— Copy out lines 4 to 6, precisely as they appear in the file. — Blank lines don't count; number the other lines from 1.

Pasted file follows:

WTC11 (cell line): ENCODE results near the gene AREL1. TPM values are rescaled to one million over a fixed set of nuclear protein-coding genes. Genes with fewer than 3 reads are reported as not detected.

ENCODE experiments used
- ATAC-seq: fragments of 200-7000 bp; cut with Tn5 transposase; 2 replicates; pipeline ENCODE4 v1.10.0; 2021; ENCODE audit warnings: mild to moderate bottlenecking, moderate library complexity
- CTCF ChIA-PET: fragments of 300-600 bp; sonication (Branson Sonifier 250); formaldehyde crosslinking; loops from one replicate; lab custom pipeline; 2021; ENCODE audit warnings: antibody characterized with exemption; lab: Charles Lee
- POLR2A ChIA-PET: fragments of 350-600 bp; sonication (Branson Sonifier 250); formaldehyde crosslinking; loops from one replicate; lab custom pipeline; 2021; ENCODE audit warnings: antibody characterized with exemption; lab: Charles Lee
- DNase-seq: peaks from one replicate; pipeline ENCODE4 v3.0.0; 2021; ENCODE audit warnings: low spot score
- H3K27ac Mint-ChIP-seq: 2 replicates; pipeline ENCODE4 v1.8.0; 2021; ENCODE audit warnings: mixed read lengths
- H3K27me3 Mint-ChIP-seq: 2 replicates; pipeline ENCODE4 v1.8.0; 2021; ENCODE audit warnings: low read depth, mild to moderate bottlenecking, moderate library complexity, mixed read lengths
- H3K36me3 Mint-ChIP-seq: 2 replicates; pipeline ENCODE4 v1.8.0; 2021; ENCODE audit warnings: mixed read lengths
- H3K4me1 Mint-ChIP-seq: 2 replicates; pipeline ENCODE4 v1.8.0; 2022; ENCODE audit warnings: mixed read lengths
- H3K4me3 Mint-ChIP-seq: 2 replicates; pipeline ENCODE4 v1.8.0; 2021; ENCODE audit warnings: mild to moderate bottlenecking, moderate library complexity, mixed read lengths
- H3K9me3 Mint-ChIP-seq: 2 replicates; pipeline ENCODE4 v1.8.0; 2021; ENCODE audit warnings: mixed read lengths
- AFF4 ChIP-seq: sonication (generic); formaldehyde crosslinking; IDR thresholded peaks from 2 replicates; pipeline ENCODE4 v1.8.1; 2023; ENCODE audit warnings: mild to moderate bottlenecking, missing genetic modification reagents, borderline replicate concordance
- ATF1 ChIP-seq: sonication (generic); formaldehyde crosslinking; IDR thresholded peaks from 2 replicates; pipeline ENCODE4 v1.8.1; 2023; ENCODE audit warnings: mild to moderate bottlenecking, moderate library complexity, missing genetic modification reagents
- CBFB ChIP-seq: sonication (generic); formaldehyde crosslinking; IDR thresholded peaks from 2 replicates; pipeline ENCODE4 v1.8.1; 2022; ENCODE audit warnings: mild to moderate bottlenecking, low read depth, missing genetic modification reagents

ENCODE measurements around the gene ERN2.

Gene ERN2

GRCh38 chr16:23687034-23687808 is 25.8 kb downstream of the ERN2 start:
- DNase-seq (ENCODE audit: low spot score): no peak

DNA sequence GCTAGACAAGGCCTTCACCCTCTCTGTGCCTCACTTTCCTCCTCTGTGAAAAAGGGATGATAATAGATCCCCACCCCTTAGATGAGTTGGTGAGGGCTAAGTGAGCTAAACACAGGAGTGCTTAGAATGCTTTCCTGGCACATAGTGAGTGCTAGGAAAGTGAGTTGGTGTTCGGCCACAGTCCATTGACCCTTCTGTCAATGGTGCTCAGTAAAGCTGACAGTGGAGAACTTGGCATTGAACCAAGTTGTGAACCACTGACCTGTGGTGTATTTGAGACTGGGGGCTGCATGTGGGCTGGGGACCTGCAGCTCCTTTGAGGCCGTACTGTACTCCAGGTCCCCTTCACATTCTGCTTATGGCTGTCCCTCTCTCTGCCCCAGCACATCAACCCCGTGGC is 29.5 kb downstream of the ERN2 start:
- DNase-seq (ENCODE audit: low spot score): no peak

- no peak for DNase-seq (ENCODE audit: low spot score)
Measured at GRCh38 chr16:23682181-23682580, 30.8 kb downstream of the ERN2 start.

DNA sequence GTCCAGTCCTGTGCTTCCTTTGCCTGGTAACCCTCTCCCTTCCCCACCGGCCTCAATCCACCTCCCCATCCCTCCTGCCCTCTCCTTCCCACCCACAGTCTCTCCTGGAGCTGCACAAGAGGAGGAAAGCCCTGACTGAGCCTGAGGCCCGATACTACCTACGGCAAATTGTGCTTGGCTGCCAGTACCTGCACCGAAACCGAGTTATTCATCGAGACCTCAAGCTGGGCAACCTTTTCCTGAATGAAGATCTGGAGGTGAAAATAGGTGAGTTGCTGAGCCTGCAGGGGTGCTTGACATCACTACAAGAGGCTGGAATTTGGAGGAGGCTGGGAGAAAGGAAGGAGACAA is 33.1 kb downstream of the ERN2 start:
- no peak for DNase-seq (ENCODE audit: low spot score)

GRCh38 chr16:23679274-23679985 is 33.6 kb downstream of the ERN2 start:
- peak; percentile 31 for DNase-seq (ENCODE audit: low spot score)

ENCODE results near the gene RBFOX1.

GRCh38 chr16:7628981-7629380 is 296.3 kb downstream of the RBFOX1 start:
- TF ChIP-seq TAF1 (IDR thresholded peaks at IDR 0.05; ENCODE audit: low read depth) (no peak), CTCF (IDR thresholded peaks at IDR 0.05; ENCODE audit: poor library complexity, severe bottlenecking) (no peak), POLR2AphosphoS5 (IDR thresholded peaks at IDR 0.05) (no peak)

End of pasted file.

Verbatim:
- CTCF ChIA-PET: fragments of 300-600 bp; sonication (Branson Sonifier 250); formaldehyde crosslinking; loops from one replicate; lab custom pipeline; 2021; ENCODE audit warnings: antibody characterized with exemption; lab: Charles Lee
- POLR2A ChIA-PET: fragments of 350-600 bp; sonication (Branson Sonifier 250); formaldehyde crosslinking; loops from one replicate; lab custom pipeline; 2021; ENCODE audit warnings: antibody characterized with exemption; lab: Charles Lee
- DNase-seq: peaks from one replicate; pipeline ENCODE4 v3.0.0; 2021; ENCODE audit warnings: low spot score